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Table Tennis Club: Westfield’s hidden gem

Jessica Shih, Iris Commentary Editor

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“New Jersey Table Tennis Club.”

That’s what you see in white lettering stretched across a rounded green awning as you go along North Avenue.

Maybe you’re driving. Maybe you’re walking. Maybe you’re getting off the bus or train. Nonetheless, you wouldn’t think twice about what’s going on behind the door. After all, how likely are you to associate this relatively hidden facility with one of the oldest and largest table tennis clubs in the country, one that attracts many professional, nationally-renowned players?

If your answer is “not very likely,” go through the front door for proof.

With the remnants of a second-floor bowling alley that previously occupied the space over four decades ago still visible, this table tennis center may not boast the most modern amenities, but it lacks nothing in providing space for serious competition.

Other table tennis clubs offer pro shops, weight rooms and cafeterias, but the New Jersey Table Tennis Club (NJTTC) prides itself on dedicating its facility to courts and locker rooms. According to former NJTTC trustee Daniel Guttman (a member since 1999), the club offers “spaces well-lit by fluorescent lighting, top-of-the-line Olympic Butterfly table tennis tables and Olympic-quality-caliber rubberized flooring on the courts.”

Guttman added that NJTTC is a private facility that’s open nearly every day of the year, which makes it the go-to spot for monthly tournaments and even the annual New Jersey State Table Tennis Championships, which NJTTC has been hosting since the 1930s.

But above all, what differentiates the club are the players themselves.

Photo by Jessica Shih
Two players focus on a rally at the Table Tennis Club in Westfield.

Go in on Tuesday and Thursday evenings and witness the club’s advanced adult leagues at play: a noisy, high-energy environment driven by a large number of competitors playing round-robin matches. Each of the 11 Butterfly table tennis tables are separated by a barrier that extends the length of the facility. The table farthest from the entryway is for top-level players, while the table at the near end is for those who aren’t as successful in their games.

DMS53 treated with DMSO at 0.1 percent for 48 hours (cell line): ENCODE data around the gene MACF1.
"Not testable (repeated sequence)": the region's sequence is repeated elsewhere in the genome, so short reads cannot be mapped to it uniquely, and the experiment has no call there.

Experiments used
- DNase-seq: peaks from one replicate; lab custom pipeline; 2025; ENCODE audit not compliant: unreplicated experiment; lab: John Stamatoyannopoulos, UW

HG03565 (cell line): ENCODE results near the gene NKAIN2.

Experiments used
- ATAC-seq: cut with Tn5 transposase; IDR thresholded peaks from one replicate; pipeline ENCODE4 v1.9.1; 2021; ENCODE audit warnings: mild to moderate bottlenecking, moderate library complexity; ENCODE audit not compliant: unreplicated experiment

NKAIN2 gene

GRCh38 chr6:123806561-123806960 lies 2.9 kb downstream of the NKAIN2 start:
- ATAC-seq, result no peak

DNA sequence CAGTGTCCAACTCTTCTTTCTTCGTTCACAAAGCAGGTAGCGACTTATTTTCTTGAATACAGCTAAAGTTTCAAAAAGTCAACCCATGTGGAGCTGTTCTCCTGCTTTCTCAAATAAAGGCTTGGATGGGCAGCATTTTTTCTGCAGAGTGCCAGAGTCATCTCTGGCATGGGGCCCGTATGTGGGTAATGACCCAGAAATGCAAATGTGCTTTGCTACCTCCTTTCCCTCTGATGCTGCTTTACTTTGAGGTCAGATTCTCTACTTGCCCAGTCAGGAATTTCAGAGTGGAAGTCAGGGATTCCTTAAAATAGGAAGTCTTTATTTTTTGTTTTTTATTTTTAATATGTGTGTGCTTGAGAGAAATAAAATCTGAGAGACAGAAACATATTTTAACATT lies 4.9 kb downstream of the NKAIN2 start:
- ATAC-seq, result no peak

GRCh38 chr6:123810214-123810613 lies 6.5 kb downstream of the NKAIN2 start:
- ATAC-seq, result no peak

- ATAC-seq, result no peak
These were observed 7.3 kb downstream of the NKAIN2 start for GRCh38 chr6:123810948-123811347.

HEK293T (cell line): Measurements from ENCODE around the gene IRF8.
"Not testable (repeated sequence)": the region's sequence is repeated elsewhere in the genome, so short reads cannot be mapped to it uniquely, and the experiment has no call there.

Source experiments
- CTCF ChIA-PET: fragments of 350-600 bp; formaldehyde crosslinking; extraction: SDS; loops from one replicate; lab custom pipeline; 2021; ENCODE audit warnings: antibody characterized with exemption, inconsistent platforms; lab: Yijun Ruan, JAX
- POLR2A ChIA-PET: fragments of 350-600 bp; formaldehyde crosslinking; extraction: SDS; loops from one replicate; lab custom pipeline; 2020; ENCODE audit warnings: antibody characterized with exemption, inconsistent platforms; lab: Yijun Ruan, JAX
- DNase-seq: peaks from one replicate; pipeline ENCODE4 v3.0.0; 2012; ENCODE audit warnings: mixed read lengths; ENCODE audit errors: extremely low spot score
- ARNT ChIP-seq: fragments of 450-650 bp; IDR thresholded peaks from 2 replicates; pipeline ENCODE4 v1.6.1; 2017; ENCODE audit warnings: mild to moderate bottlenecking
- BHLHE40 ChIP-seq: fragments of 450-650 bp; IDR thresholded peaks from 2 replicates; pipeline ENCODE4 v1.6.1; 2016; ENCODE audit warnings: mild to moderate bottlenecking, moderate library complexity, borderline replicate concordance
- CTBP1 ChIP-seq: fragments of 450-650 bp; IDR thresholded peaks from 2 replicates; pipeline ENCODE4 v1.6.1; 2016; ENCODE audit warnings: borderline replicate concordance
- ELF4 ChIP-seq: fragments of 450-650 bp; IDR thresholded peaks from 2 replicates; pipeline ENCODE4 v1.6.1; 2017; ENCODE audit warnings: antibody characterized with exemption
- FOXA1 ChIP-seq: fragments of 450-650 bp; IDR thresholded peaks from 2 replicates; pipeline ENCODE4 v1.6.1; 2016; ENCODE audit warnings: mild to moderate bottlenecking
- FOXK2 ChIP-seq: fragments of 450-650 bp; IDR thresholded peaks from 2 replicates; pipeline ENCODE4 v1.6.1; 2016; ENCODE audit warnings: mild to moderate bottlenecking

The result of each match determines how much a player’s rating—a nationwide numeric system ranging from under 1,000 (beginner-level) to 3,000 (best in the world)—fluctuates. If their rating increases, they move up a court, and vice versa.

So for many who take part in the Tuesday and Thursday leagues, like longtime member Patrick Keville, the purpose of playing is to win.

“I don’t come here to socialize I come here to compete,” he said. “I’m not looking to be the top player, but I want to get my rating to 2,000. I’m training hard to get to that number because I eventually want to move away, and other locations won’t have as readily accessible or as high-quality equipment and facility as NJTTC does.”

And for table tennis coach and ’00 member Wesley Fan, the sport has been a strong, lifelong passion.

“I started here when I was 7 years old, so I’ve been a member for 18 years,” he said. “I’m here every day coaching and playing. I use the same guidance for coaching as I do for playing: ‘What is it that they want? What is it that they can improve on?’ ”

For Keville and Fan, table tennis and the winning culture surrounding it have taken priority over other aspirations, such as occupation.

Both are in between jobs at the moment, with Keville leaving the industrial design business in San Francisco to return to his family’s home in Westfield, and Fan quitting a teacher training program after realizing he didn’t like being in a classroom all day. So when Keville isn’t trading cryptocurrency at home, he’s practicing table tennis 4 times per week for a total of 20 hours per week. And when Fan isn’t on the streets as an Uber driver, he’s on a court in the table tennis club.

For older leaguers such as ’80 member and former NJTTC trustee Chris Lehman, rating and winning are less important.

“Now, my objective is how slowly I can stop my rating’s decline,” he said. “I still enjoy competing because it’s the chance for you to test your skills.”